Special to RealClear World
In the weeks ahead, and in the wake of Washington visits by French President Emmanuel Macron and German Chancellor Angela Merkel, there is much at stake for the United States and its key allies in Europe. The U.S. decision to pull out of the Iran nuclear deal raises questions about future U.S. sanctions against European companies. A Transatlantic trade war remains possible over American steel tariffs. And U.S. President Donald Trump is preparing for a meeting with North Korean leader Kim Jong Un that would be unprecedented if it occurs.
At home, President Trump’s supporters, at least, are unbowed by the challenges ahead. They see the president as a strong leader, with roughly a third of Americans (31 percent), including seven in ten Republicans, convinced that Trump is making the U.S. position in the world stronger.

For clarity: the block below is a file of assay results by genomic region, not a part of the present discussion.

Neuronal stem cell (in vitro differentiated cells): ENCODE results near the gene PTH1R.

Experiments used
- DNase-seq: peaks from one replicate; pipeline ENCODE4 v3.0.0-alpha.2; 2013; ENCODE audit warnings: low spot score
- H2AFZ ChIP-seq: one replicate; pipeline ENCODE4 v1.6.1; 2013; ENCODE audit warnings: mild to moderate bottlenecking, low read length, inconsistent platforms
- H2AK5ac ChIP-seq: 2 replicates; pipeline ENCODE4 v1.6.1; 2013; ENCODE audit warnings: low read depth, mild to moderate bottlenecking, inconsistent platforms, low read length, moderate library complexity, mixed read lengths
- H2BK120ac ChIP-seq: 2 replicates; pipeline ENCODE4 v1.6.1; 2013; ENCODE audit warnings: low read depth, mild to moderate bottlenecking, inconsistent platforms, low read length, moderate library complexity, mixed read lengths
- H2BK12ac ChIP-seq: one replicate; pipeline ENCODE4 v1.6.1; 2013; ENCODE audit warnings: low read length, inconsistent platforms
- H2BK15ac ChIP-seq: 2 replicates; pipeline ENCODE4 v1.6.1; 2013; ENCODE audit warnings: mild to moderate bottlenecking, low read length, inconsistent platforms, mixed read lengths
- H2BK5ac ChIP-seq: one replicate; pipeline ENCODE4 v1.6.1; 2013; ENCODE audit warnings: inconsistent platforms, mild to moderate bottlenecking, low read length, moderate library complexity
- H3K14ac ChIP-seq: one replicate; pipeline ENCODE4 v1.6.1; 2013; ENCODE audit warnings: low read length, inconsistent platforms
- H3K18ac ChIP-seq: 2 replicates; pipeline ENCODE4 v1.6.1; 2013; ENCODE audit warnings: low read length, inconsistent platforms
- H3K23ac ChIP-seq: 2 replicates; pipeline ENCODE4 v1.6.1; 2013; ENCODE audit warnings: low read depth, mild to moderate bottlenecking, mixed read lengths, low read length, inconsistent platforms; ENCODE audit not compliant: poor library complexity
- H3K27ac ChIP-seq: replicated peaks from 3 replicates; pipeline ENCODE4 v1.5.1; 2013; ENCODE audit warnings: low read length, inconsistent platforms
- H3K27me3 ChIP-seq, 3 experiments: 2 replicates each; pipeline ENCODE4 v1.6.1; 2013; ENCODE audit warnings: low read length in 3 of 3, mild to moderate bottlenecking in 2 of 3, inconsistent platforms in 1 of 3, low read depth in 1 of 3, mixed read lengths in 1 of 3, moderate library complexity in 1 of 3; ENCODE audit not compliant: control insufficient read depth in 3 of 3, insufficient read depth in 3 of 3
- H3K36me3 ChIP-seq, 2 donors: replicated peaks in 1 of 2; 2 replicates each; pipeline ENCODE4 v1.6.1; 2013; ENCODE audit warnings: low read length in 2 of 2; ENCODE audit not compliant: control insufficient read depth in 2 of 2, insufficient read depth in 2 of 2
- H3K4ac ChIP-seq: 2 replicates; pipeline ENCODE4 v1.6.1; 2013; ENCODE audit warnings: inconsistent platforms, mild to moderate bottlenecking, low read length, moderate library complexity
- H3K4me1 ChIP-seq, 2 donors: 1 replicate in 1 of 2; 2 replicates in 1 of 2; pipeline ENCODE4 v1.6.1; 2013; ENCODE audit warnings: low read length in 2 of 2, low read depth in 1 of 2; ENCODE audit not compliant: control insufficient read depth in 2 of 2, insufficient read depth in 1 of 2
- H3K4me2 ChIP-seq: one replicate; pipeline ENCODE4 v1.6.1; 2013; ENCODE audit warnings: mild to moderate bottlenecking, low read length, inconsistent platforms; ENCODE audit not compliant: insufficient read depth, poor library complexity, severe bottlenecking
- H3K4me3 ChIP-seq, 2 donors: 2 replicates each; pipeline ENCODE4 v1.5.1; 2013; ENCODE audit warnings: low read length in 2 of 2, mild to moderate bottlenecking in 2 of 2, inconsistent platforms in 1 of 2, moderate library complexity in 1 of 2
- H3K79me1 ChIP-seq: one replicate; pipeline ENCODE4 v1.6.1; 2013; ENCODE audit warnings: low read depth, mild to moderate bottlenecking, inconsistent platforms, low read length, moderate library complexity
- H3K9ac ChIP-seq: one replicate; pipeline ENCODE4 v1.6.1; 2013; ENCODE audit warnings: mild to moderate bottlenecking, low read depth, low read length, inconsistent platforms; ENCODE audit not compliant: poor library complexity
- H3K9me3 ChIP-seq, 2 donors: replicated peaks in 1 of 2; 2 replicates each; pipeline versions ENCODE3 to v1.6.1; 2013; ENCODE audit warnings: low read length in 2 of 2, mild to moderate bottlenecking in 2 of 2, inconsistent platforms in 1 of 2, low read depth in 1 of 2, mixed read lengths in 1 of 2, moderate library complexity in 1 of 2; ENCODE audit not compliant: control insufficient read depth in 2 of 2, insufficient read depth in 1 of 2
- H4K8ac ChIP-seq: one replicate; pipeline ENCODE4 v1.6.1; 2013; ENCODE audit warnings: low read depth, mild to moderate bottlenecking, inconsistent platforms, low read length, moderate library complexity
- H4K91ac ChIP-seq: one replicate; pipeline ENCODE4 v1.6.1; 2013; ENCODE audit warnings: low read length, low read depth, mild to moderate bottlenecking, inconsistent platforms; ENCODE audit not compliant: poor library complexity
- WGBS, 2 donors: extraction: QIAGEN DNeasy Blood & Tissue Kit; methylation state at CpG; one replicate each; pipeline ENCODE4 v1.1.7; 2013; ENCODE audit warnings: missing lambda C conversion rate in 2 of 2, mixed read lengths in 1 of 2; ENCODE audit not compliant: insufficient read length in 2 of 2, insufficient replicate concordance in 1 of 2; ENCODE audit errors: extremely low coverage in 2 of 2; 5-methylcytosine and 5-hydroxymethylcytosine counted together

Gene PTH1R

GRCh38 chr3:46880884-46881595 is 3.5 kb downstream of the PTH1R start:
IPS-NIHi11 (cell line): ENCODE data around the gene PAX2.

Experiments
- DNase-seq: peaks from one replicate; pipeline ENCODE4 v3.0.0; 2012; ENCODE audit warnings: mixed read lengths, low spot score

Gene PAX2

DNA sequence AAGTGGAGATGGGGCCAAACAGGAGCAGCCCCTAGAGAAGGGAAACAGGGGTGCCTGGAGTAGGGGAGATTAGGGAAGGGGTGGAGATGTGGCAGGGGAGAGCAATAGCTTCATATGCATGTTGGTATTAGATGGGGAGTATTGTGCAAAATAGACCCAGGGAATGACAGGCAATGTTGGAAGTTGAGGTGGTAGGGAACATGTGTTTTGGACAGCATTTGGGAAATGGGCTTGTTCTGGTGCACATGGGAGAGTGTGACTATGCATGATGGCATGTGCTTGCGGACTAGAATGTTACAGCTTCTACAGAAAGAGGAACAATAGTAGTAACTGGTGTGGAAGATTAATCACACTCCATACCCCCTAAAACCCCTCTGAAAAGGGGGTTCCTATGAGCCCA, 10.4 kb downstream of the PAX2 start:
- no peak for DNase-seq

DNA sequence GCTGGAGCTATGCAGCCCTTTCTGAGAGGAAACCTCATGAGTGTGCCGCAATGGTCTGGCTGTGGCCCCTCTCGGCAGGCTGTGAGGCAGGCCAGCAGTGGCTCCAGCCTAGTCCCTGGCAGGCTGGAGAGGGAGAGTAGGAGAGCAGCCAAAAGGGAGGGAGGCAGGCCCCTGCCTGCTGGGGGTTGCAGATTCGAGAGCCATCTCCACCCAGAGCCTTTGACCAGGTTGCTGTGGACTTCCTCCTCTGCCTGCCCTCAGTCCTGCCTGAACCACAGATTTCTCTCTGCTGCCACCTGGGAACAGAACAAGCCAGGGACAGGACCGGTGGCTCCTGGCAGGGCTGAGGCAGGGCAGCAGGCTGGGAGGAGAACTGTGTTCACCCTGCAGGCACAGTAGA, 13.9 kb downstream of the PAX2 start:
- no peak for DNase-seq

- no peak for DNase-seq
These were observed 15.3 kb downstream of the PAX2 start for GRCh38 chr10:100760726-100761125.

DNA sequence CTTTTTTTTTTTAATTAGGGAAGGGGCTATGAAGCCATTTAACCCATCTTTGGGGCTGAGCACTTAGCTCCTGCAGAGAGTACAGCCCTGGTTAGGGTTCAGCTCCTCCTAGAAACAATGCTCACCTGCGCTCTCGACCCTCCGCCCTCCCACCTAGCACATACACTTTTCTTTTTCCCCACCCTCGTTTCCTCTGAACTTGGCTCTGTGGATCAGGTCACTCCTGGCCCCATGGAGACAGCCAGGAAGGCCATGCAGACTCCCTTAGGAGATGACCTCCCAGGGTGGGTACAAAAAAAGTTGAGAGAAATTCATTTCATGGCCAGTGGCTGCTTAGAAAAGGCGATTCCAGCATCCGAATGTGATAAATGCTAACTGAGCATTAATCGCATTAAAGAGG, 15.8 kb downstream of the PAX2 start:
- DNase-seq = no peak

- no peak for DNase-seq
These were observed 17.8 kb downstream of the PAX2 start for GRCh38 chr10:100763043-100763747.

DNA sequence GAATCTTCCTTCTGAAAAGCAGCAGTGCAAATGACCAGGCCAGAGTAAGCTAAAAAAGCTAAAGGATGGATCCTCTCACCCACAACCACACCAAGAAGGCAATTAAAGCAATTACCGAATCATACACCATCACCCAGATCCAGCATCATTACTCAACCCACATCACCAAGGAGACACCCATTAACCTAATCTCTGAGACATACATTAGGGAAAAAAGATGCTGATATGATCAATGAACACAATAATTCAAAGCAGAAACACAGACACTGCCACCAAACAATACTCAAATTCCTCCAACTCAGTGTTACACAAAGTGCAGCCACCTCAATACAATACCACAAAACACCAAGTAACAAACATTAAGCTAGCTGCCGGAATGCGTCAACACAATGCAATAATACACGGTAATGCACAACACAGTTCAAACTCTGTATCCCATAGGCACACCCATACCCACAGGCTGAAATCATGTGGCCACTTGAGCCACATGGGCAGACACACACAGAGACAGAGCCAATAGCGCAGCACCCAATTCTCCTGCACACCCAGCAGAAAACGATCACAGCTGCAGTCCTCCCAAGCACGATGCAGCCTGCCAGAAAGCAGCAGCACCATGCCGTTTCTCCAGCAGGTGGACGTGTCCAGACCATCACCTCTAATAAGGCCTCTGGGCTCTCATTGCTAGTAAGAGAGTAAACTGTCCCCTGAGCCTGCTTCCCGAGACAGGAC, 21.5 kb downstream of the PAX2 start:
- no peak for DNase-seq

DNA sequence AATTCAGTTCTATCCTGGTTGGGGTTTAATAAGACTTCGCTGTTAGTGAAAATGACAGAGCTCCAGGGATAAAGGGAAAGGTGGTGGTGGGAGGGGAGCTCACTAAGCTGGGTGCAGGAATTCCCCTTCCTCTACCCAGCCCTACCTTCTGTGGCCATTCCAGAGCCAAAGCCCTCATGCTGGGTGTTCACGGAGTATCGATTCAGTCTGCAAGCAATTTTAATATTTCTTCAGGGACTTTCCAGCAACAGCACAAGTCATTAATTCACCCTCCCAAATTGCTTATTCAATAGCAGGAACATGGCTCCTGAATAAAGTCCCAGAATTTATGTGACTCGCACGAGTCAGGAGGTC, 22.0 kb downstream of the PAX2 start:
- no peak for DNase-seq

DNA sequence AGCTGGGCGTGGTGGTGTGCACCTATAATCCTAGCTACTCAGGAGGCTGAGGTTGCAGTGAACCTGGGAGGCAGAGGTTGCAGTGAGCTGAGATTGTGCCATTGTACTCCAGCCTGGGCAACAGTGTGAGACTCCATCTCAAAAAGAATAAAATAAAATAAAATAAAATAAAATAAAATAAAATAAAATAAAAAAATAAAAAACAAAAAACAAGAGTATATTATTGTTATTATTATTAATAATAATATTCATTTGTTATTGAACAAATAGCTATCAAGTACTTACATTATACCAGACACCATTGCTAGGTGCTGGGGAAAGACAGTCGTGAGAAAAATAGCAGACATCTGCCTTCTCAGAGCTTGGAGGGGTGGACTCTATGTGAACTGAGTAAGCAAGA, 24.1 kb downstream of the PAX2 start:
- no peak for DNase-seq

The view from Europe, however, is quite different. Anti-Americanism is near record levels — not only among European publics, but also among some of the region’s economic and security experts.
Between 2016 and 2017, favorable views of the United States fell by double digits across seven of the 10 European countries surveyed by the Pew Research Center. This was part of a global pattern that saw the U.S. image decline across most of the 37 nations polled. Positive assessments of America were particularly weak in Spain (31 percent favorable), Germany (35 percent) and the Netherlands (37 percent). A 2017 Gallup survey on perceptions of U.S. leadership found comparable downward trends and results in Europe.
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